Connected vehicle technology (CVT) is being tested at various research laboratories across the United States for its real-world applications. The aim is to properly know its benefits in order to make travel safe, reliable and environment-friendly. Although, with time, vehicles are becoming eco-friendlier and resourceful in energy consumption and utilization, majority of vehicles today still operate on fossil fuels and the resulting emissions are a by-product. Thus, most affordable cars and even trucks in future will continue to run on fossil fuels and might simultaneously be equipped with CVT features. Fossil-fuel dependent vehicles when fully equipped with CVT would need to accelerate or decelerate appropriately around critical junctions and locations of a network to avoid collisions. CVT in vehicles will be most appreciated for safety reasons at least at the roadway merge locations of the network. However, frequent accelerations and decelerations of the vehicles at merge points such as from ramp to freeway will also lead to increase in emissions and fuel consumption. This is precisely what this paper explores and investigates. A computer-based simulation exercise is carried out using an example of a ramp to Interstate 405 freeway merge location in Long Beach, California. Based on some basic but realistic assumptions for vehicular motion made in his paper, it is found that benefit from CVT in emission reduction is marginal for the three traffic conditions of free-flow, transitional period and rush-hour congestion. These findings will help engineers to prepare vehicles with a more sophisticated CVT that can provide better emission reductions and fuel savings at several ramp-to-freeway merge locations that exist across the city of Long Beach.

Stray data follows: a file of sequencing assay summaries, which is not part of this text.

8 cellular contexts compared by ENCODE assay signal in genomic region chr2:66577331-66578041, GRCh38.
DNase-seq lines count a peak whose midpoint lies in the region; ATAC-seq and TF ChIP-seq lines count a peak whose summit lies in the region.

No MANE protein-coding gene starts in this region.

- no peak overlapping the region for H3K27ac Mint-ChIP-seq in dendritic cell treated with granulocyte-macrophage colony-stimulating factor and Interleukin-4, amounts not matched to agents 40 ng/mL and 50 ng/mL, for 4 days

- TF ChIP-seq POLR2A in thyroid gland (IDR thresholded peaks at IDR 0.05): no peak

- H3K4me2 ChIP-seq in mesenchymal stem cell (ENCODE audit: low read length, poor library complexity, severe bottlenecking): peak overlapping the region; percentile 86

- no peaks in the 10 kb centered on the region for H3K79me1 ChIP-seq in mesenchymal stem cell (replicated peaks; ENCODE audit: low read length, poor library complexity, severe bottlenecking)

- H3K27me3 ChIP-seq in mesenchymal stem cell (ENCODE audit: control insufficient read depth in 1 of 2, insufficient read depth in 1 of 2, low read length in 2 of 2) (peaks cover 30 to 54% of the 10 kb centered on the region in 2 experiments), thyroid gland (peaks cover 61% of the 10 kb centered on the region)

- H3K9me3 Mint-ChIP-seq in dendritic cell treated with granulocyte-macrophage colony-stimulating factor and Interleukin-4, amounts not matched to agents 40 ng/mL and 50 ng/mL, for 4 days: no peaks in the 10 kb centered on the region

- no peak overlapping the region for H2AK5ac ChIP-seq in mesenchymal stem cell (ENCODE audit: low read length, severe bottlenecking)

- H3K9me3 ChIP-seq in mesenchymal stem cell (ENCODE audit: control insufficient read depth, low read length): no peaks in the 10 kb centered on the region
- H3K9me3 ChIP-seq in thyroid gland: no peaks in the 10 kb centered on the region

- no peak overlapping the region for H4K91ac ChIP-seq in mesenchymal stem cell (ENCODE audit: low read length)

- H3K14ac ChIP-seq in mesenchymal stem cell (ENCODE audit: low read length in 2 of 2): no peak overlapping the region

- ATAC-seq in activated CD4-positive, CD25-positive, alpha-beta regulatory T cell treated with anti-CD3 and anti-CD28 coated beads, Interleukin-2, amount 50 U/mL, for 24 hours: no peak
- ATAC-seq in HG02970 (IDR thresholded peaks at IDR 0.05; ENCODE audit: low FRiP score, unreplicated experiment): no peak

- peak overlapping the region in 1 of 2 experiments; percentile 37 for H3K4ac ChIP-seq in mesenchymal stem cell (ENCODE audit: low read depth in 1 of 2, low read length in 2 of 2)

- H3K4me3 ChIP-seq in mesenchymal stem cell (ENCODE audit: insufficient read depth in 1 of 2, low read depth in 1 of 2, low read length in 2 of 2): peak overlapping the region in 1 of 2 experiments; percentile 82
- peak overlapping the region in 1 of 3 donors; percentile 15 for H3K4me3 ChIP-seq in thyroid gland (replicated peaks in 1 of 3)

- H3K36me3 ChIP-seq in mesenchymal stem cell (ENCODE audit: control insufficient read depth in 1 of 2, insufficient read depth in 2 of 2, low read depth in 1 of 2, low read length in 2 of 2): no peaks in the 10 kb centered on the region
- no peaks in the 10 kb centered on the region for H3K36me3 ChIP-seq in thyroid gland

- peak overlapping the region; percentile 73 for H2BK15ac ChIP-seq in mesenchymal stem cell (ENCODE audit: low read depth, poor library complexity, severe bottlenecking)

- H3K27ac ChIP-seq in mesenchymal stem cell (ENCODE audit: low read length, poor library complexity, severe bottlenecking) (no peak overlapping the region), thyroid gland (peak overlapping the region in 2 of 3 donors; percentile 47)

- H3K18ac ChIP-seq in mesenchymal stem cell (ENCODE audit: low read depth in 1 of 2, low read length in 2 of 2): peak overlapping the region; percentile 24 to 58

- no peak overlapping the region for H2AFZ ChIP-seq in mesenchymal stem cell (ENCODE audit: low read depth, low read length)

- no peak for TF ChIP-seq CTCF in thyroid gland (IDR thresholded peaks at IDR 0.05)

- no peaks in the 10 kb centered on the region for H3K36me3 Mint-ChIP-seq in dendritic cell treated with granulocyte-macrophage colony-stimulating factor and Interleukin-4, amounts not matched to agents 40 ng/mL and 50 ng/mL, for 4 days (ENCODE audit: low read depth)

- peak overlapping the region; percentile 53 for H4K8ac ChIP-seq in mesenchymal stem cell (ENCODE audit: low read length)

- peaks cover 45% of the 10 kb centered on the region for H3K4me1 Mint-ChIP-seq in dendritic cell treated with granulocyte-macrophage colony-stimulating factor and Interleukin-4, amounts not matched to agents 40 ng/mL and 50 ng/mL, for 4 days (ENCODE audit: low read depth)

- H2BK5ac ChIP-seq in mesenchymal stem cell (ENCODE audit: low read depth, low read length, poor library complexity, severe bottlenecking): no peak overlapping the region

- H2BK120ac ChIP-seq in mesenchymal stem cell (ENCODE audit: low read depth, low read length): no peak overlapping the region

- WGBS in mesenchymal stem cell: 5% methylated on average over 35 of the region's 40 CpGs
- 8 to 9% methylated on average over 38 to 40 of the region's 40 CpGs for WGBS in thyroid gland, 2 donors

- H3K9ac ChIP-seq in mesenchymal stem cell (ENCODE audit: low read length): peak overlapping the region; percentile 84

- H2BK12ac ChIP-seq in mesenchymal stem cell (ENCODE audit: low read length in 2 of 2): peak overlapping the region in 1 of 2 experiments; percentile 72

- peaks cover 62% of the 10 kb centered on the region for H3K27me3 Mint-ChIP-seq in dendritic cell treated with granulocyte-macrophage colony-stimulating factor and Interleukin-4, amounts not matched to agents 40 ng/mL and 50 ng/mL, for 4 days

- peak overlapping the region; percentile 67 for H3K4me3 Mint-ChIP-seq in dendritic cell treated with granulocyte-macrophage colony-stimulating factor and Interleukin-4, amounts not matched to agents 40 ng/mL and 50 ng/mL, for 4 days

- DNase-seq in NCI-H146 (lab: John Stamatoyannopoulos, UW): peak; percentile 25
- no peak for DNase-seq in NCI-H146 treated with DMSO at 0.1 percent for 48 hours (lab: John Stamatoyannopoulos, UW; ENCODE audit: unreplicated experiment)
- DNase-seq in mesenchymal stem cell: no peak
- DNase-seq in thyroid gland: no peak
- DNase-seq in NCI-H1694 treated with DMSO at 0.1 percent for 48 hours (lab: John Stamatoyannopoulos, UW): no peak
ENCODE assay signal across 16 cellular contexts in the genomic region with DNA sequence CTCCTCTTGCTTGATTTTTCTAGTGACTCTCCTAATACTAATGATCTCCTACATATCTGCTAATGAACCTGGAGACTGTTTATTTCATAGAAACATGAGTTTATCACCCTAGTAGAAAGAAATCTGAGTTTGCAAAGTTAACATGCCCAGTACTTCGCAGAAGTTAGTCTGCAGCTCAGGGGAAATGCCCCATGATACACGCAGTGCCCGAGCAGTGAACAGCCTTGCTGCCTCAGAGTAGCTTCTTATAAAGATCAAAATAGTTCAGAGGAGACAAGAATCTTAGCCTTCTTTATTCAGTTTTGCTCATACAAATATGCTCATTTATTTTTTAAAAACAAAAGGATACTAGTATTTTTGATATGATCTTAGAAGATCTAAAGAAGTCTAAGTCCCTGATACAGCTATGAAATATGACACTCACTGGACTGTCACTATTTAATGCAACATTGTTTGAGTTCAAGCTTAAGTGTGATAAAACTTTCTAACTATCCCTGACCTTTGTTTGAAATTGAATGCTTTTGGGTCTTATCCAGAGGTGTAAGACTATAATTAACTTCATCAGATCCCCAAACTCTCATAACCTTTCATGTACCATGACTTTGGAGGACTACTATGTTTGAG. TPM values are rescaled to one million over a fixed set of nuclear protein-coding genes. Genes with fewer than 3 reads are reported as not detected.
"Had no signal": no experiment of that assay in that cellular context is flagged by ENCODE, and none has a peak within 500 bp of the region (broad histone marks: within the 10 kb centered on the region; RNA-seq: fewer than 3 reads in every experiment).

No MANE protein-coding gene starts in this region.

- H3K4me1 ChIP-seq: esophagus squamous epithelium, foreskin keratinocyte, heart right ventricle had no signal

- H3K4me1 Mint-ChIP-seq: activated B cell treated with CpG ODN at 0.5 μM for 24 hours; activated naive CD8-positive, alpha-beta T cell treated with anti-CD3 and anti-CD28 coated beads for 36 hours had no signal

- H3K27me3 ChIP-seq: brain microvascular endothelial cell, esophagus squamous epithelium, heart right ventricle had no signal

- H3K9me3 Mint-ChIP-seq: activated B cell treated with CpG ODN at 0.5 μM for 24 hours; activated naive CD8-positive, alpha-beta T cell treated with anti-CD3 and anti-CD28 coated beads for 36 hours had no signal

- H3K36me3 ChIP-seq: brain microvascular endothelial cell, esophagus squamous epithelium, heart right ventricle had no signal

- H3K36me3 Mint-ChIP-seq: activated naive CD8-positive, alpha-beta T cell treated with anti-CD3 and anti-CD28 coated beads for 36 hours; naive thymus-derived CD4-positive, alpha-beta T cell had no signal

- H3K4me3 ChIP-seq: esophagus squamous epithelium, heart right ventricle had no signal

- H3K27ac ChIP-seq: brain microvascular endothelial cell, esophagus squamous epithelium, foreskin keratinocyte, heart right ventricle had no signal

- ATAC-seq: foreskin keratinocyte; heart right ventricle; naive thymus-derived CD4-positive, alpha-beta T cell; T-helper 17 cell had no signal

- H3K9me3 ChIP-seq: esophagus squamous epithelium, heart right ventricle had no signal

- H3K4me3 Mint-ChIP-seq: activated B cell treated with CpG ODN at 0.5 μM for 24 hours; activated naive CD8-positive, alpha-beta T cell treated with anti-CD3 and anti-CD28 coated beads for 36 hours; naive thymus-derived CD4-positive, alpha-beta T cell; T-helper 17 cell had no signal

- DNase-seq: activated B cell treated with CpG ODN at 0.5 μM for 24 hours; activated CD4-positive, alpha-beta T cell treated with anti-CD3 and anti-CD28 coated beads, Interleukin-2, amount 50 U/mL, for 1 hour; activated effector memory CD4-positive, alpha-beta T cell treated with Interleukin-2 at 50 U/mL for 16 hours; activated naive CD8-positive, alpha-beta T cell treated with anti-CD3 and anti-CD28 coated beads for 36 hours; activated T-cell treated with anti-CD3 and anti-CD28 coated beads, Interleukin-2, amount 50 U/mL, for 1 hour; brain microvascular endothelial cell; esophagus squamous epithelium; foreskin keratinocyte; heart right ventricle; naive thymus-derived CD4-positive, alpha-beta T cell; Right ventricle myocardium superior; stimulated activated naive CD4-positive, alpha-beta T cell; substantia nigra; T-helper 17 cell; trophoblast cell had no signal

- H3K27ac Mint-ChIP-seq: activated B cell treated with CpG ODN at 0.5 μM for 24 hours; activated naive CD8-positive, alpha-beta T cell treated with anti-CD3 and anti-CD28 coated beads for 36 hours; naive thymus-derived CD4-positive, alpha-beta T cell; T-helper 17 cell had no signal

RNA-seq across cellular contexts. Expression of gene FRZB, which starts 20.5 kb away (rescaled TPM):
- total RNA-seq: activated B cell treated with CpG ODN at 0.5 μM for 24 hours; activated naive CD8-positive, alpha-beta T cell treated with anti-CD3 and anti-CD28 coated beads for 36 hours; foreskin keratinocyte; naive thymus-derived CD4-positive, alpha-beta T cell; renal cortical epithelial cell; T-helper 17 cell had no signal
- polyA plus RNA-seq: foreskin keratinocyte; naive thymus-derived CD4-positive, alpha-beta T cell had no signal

Chandra, S., & Camal, F. (2016). A Simulation-based Evaluation of Connected Vehicle Technology for Emissions and Fuel Consumption. In Procedia Engineering (Vol. 145, pp. 296–303). Elsevier Ltd. https://doi.org/10.1016/j.proeng.2016.04.077